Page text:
Goal Setting and the Vedic World View
[00:43] The Relevance of Goal Setting
The question has to do with the relevance of goal setting. And there’s a tremendous emphasis from certain quarters on the importance of setting goals and being super productive.
I think that what we need to do is examine, yet again, the question of, ‘Who is the author of such desires? Is the author of the desire to set a goal me, individually? Am I the author? Or am I being inspired by my higher self to set goals and to be productive?”
We know ourselves that when we are doing whatever it is that we find fascinating and charming, other people might look at us and think we’re doing really hard work or diligent work. But to us, it may feel as though we’re just playing or having fun, and hours and hours could pass.
One could go for 15 hours on a particular thing and not get tired or feel as though it’s in the least bit laborious. In those kinds of cases, what’s happening is our inner consciousness is cognizing the current purpose, the current usefulness, of our individual form and function. Cosmic intelligence causes us to desire certain things and motivates us to move in the direction of that desire and the fulfillment of the desire.
[02:05] The Problem With Goal Setting
The problem with goal setting, generally speaking, is that it’s based on an object-referral concept. Right now you’re unhappy, if you set goals and get productive, then when you achieve something, you will arrive at a kind of beatific state of happiness, and the fact is we all know that that’s not true.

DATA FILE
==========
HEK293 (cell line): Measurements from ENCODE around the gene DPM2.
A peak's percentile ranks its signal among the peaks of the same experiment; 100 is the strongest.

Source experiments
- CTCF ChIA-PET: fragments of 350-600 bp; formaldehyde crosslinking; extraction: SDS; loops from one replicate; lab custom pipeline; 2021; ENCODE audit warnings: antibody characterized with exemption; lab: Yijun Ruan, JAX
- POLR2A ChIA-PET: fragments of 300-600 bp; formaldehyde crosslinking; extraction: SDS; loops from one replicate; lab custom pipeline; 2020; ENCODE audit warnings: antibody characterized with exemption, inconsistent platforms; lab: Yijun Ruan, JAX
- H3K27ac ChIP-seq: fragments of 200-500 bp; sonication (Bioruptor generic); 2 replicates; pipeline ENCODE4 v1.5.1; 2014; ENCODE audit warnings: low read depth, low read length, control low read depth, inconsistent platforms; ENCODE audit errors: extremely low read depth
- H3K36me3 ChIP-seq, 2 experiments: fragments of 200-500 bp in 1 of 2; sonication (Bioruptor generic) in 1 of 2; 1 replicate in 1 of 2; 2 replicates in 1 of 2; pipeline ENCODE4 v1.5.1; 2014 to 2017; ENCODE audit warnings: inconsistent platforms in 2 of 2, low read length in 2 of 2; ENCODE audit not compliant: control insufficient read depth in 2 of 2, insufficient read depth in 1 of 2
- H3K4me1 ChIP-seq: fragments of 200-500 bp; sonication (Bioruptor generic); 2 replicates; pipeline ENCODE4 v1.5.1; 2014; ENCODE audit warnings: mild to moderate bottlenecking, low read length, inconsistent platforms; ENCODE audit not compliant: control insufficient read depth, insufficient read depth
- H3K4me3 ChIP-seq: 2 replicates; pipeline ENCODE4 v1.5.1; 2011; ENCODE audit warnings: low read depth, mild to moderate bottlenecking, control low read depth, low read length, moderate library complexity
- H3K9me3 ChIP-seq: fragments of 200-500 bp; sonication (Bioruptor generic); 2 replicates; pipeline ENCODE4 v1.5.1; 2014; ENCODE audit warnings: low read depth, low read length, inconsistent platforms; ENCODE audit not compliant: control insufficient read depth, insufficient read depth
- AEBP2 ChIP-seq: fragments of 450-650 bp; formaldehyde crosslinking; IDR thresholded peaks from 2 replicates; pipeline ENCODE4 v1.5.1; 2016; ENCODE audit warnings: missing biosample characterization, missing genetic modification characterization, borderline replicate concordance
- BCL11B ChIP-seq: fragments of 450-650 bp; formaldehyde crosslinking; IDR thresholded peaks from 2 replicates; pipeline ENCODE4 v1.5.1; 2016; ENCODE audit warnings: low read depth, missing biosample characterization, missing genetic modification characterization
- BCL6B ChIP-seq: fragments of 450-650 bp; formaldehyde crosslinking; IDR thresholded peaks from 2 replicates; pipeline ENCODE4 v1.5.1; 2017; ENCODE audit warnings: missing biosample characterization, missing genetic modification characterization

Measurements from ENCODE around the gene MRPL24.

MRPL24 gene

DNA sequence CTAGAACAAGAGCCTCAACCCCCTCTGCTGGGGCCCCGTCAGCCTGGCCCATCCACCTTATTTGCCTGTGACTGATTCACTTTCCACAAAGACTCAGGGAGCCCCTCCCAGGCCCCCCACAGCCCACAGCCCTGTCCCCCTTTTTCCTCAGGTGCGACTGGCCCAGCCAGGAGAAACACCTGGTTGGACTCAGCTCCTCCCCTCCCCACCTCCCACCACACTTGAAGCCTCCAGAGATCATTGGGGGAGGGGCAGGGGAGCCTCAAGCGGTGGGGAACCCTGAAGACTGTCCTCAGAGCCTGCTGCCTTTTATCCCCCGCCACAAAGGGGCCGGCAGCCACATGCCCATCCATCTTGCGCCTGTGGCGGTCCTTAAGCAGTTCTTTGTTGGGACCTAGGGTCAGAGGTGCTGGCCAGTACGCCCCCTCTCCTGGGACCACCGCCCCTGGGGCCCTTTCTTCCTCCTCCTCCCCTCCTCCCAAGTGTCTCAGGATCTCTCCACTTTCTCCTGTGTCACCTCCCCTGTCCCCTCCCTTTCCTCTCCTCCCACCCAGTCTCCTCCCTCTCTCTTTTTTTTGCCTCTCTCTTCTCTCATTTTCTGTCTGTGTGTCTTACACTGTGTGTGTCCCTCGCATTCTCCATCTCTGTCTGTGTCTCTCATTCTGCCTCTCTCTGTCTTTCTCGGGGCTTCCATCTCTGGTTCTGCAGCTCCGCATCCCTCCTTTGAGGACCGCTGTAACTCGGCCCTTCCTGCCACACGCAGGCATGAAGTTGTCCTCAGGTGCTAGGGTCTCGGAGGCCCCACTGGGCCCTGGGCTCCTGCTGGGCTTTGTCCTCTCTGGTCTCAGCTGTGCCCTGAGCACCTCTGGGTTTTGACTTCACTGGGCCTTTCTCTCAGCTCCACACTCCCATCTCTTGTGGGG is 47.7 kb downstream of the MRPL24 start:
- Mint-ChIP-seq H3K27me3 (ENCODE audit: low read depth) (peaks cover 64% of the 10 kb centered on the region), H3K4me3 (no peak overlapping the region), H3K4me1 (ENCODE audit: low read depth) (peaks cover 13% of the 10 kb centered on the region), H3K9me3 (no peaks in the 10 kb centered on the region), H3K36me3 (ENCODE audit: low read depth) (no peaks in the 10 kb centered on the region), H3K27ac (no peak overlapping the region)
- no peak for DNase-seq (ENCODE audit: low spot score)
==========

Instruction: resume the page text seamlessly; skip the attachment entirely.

When we achieve, we don’t suddenly go into this beatific state of fulfillment. What happens is we get to the top of that mountain and we look out and we see 15 other mountains that we have to scale. And we, once again, postpone our fulfillment.
The Vedic worldview says, find fulfillment deep inside you. In that transcendent state, when you meditate, awaken the fulfillment layer inside of you and then you’ll find the fulfillment layer deep inside of you. You will find highly productive things for you to be doing and that will bubble up in the form of desire.
[03:03] I Am an Exporter of Happiness
And certainly you can set goals. You can have a look at that and say, “Well, it looks as though there’s a cascade here. If I do this, that might lead to that. And if I do that, that might lead to that.” But the difference is that the non-attachment to which you refer in your question is not to become detached from the fruits of action, but not to put all of your desire for happiness on the fulfillment of certain things.
So that is to say, “If I am the fulfilled one, carrying out activity that is helpful, then I’m exporting my fulfillment everywhere I go to the world. I’m sharing it with the world. I’m an exporter of happiness. If I’m trying to set goals and be super productive so that I can become happy…” then you won’t. You won’t become happy. You might be super productive and all that, but you won’t be happy. You’ll just be looking for the next project and postponing your happiness.
[04:03] Rigid Attachment is a Bad Habit